(Susan M. Pigott is a fountain pen collector, pen and paperholic, photographer, and professor. You can find more from Susan on her blog Scribalishess.)
Kinmokusei is a small shrub known as Orange Osmanthus (Tea Olive) in the United States. The plant boasts beautiful, fragrant, orange flowers that bloom in the fall. Sailor’s ink captures the flowers’ color perfectly.
Kin-Mokusei ink is supposed to be a re-release of the beloved Sailor Jentle Apricot that has been out of production for some time. Since I don’t have any Sailor Apricot, I can’t compare the two to see if they are exactly the same. Regardless, Kin-Mokusei is a beautiful ink in its own right.
The ink is a vibrant orange with significant pink tones and a bit of yellow, as demonstrated in the chromatography.
It offers excellent shading properties, especially in wide nibs.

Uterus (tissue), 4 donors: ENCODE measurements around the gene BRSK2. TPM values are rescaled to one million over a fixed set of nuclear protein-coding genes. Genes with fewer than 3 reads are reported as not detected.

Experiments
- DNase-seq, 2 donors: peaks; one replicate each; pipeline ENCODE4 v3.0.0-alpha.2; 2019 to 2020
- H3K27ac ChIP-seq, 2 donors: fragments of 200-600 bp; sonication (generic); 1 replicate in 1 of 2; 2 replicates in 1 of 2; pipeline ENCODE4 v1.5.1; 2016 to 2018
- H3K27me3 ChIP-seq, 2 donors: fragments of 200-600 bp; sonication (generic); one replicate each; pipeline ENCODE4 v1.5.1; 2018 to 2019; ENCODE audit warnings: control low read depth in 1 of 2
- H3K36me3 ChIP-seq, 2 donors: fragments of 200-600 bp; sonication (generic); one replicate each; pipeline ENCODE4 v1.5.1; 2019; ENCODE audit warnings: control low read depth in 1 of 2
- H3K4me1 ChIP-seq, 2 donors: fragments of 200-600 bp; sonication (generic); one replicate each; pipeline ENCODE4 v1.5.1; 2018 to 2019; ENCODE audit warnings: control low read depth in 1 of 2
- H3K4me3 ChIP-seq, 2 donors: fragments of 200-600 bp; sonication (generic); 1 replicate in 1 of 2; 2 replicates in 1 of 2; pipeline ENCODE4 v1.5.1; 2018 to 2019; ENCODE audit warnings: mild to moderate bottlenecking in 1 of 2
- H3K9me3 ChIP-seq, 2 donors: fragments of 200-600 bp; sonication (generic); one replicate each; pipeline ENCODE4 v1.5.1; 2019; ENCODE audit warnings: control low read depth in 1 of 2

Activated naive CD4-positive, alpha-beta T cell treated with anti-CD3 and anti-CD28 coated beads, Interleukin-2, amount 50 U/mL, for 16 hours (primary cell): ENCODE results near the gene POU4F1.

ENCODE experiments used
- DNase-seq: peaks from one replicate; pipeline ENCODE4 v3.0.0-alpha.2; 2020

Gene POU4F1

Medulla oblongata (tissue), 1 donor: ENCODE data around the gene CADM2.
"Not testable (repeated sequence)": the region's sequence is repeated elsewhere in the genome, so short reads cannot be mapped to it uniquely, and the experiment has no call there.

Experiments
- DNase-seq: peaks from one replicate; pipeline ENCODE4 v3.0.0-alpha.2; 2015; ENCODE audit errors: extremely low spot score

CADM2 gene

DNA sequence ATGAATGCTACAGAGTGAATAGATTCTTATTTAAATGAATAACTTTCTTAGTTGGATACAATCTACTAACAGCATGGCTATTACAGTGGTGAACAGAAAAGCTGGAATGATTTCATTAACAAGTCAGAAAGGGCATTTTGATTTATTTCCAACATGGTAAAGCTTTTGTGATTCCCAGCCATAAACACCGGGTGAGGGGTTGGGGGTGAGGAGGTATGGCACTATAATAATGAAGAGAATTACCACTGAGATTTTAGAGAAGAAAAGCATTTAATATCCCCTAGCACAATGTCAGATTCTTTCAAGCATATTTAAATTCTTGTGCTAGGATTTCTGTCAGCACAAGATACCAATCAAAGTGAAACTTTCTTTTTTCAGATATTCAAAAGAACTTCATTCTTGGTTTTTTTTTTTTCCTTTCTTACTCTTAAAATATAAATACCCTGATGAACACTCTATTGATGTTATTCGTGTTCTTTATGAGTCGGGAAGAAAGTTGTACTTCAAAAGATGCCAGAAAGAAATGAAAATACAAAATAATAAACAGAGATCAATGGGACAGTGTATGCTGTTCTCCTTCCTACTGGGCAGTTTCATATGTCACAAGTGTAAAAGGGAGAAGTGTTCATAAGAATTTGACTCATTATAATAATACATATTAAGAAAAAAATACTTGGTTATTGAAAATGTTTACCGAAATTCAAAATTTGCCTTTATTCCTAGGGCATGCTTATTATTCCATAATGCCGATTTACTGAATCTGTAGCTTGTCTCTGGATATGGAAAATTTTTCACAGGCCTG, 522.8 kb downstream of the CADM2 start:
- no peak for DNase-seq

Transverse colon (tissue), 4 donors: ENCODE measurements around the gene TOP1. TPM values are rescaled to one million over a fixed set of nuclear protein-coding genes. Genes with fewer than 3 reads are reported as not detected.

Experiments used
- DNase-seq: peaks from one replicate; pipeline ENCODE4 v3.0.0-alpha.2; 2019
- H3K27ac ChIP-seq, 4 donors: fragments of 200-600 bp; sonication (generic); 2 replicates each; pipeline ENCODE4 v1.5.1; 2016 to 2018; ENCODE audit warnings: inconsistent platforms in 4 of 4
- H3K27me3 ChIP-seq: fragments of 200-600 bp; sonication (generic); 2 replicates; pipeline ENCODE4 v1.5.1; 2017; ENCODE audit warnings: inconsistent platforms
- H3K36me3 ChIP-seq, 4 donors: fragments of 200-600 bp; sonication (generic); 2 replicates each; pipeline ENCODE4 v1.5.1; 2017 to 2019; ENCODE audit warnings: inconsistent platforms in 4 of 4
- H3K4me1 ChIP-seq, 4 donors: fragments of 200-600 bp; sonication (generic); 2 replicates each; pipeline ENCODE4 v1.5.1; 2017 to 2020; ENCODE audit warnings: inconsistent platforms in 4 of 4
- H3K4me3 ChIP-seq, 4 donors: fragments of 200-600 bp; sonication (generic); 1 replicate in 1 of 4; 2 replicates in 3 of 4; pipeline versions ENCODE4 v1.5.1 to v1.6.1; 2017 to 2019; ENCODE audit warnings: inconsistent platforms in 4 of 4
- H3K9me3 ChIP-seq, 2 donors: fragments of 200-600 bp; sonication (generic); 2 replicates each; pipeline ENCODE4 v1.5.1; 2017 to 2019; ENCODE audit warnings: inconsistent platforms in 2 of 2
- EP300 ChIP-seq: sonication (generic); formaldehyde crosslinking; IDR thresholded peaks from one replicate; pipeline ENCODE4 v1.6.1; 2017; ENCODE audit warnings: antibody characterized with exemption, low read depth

Like other Sailor Jentle inks, you will notice a slight odor, but it is not pronounced (nothing as strong as the KWZ inks). It is wet, and on smooth paper takes a good amount of time to dry. It is not waterproof.
The ink exhibits a tiny bit of pink sheen, as you can see in these ink spots.
Kin-Mokusei is a true orange, with a vibrant hue that is unlike any of my other orange inks. I expected Iroshizuku Yu-Yake and Kin Mokusei to be an exact match, but they aren’t. Yu-Yake is much less vibrant. Diamine Autumn Oak and Pelikan Amber aren’t close matches either.
Kin-Mokusei is a perfect ink for autumn. You can order this limited-edition ink from Vanness Pens for $18.00. It’s currently sold out, but they’ve got more on the way. You can sign up for email notification when it’s in stock. Obviously, this is already a very popular color. If you like this ink, order several bottles!
(This ink was purchased at full price with my own funds from Vanness Pens.)